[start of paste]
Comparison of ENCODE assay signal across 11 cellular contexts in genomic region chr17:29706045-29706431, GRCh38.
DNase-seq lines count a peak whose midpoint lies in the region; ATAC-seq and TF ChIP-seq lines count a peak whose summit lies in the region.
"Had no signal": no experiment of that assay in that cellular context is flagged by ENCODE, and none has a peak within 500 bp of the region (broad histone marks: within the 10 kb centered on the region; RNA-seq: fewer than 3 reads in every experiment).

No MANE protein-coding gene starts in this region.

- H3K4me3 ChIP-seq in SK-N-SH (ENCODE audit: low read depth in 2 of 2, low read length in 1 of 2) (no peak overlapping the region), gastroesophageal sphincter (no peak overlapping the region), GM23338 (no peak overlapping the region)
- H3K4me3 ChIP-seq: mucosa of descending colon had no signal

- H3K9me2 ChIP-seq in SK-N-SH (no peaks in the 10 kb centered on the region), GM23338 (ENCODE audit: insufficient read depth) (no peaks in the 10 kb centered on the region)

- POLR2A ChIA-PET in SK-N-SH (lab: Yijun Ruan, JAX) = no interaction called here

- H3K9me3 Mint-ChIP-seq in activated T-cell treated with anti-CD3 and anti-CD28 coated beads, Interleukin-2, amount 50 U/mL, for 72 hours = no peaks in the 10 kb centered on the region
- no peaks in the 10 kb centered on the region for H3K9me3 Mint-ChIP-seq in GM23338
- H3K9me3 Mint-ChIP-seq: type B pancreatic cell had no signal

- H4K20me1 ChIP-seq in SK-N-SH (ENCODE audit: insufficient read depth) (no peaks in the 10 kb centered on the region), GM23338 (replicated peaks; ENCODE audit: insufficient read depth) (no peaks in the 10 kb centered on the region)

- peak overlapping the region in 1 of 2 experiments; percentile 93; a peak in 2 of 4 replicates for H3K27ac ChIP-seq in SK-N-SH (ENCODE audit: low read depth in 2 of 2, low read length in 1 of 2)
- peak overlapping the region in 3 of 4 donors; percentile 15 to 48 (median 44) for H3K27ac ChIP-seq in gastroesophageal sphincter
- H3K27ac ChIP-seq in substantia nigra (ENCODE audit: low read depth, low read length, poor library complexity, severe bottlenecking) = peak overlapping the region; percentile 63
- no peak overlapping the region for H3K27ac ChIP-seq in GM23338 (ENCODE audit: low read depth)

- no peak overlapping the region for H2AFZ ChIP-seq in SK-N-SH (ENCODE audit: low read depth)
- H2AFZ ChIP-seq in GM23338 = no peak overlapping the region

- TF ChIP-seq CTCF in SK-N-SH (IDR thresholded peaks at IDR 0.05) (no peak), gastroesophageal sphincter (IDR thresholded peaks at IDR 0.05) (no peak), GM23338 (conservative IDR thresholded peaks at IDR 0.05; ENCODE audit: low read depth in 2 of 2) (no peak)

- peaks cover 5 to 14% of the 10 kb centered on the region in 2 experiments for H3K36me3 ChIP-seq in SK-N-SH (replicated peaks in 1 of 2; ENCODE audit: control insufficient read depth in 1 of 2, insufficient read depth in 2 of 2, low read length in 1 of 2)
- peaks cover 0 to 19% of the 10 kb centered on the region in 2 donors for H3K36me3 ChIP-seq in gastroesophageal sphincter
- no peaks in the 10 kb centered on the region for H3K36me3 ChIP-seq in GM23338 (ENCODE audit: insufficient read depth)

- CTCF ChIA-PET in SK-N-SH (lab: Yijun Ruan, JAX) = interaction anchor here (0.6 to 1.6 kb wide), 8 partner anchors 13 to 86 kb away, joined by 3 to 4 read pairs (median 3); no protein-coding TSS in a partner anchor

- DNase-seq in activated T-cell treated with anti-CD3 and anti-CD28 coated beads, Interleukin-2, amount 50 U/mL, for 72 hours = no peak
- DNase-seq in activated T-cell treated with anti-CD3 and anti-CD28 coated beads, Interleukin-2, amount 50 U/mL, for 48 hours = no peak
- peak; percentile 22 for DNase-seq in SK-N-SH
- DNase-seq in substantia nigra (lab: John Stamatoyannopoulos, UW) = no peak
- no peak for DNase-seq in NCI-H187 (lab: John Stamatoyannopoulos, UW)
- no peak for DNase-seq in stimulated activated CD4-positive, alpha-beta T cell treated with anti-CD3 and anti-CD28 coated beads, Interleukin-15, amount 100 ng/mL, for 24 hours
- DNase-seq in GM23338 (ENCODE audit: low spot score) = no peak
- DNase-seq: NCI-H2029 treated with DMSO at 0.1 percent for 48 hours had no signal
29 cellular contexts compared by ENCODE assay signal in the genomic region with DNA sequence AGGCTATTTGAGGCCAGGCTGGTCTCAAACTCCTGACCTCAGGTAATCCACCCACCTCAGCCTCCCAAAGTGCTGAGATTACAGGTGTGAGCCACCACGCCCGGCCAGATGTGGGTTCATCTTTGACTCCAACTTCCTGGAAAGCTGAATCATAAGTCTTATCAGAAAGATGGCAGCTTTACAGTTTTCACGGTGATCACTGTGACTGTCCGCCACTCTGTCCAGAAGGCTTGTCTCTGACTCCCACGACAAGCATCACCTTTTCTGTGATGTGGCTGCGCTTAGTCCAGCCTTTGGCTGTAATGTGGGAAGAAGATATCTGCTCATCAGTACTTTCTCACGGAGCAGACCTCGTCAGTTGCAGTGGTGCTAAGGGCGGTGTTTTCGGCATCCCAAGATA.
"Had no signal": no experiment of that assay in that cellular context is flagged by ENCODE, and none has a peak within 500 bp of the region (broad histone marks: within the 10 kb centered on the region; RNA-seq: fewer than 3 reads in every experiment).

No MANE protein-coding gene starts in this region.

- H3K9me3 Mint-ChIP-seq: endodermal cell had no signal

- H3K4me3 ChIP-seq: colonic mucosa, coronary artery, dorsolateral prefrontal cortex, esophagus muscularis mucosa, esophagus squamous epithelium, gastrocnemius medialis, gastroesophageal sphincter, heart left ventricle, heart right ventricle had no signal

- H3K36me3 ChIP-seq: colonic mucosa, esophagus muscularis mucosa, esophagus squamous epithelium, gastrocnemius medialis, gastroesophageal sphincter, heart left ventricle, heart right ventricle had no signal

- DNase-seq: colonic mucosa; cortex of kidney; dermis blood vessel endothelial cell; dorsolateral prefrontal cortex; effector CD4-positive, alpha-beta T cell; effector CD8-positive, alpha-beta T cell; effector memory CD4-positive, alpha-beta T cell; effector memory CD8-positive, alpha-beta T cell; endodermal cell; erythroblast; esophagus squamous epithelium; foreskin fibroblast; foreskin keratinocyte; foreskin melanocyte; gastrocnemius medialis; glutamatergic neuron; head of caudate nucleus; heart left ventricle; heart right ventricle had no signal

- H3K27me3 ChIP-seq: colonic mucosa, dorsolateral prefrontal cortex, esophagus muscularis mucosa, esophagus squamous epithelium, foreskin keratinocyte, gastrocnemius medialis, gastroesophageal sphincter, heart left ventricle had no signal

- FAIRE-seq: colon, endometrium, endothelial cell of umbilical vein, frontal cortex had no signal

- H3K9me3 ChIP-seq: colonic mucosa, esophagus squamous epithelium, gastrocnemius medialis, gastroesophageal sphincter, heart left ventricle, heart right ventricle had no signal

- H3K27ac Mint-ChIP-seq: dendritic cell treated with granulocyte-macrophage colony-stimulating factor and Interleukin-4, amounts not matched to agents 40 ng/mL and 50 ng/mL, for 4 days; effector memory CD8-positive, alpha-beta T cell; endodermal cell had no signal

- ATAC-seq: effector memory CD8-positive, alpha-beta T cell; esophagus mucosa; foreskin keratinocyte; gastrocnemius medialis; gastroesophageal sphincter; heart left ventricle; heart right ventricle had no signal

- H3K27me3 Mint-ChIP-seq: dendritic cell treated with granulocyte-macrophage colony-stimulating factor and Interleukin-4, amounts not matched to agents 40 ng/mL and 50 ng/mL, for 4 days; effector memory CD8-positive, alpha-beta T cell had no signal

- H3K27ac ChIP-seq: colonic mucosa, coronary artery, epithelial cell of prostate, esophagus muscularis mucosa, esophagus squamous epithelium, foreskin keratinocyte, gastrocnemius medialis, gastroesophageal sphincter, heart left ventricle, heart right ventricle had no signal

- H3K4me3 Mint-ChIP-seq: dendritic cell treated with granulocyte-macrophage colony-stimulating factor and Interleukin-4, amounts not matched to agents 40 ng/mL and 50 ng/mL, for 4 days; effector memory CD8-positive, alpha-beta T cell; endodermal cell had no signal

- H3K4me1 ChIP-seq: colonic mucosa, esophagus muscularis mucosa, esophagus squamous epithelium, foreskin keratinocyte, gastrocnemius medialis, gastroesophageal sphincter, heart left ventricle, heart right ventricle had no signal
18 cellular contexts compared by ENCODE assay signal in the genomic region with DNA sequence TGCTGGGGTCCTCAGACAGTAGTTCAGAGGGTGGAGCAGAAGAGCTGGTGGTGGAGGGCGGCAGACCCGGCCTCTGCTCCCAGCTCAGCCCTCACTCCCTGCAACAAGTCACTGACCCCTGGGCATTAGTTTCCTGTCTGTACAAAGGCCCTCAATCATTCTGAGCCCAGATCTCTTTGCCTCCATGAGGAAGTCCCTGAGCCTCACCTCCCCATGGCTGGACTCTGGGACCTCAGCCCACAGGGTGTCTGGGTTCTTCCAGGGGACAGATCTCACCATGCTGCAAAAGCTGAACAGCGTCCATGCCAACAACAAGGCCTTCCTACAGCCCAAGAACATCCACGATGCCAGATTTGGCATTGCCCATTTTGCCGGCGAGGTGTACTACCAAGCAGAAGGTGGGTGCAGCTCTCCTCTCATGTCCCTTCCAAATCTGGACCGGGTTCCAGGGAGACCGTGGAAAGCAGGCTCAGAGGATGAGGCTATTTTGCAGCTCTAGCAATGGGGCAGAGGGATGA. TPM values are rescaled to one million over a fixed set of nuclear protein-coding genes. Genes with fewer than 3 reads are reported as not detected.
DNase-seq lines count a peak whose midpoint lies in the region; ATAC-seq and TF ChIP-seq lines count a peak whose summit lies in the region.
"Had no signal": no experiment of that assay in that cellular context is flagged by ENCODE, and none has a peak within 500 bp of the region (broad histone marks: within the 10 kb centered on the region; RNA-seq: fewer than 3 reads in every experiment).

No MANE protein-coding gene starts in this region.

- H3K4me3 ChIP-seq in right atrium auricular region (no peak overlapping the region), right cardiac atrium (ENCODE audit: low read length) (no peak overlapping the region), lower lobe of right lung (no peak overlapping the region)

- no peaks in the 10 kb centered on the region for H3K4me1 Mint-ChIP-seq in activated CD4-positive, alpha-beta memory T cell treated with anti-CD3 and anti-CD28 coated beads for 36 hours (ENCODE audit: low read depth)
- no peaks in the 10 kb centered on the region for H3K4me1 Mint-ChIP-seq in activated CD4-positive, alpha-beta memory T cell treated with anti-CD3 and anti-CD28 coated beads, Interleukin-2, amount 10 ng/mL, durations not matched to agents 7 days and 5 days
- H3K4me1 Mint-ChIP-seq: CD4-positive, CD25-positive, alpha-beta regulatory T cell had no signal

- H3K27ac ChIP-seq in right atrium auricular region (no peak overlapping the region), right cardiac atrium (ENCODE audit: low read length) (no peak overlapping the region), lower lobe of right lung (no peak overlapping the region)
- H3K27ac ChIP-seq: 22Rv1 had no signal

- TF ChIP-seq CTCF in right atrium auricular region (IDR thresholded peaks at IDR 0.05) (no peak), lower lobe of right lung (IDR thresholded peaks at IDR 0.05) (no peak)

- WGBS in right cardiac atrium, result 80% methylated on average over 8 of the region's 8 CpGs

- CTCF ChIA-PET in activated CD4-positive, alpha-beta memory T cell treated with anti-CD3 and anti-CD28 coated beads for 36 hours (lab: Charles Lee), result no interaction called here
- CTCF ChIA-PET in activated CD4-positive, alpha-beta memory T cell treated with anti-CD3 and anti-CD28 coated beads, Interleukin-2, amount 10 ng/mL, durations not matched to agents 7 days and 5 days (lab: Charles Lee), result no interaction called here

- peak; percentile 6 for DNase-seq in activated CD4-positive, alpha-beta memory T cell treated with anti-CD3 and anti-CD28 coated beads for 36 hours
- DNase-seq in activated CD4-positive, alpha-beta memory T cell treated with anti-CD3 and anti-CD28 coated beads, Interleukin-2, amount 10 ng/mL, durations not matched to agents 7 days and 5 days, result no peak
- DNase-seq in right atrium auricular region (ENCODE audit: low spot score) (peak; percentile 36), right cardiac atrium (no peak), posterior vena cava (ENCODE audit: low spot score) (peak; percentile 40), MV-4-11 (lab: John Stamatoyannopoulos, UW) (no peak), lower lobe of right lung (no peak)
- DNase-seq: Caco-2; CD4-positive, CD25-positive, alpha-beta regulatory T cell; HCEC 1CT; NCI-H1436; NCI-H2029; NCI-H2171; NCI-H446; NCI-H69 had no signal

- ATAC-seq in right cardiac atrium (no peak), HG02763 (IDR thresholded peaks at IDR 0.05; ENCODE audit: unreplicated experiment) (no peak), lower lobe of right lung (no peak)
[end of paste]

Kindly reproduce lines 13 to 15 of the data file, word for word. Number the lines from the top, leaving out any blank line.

- peak overlapping the region in 1 of 2 experiments; percentile 93; a peak in 2 of 4 replicates for H3K27ac ChIP-seq in SK-N-SH (ENCODE audit: low read depth in 2 of 2, low read length in 1 of 2)
- peak overlapping the region in 3 of 4 donors; percentile 15 to 48 (median 44) for H3K27ac ChIP-seq in gastroesophageal sphincter
- H3K27ac ChIP-seq in substantia nigra (ENCODE audit: low read depth, low read length, poor library complexity, severe bottlenecking) = peak overlapping the region; percentile 63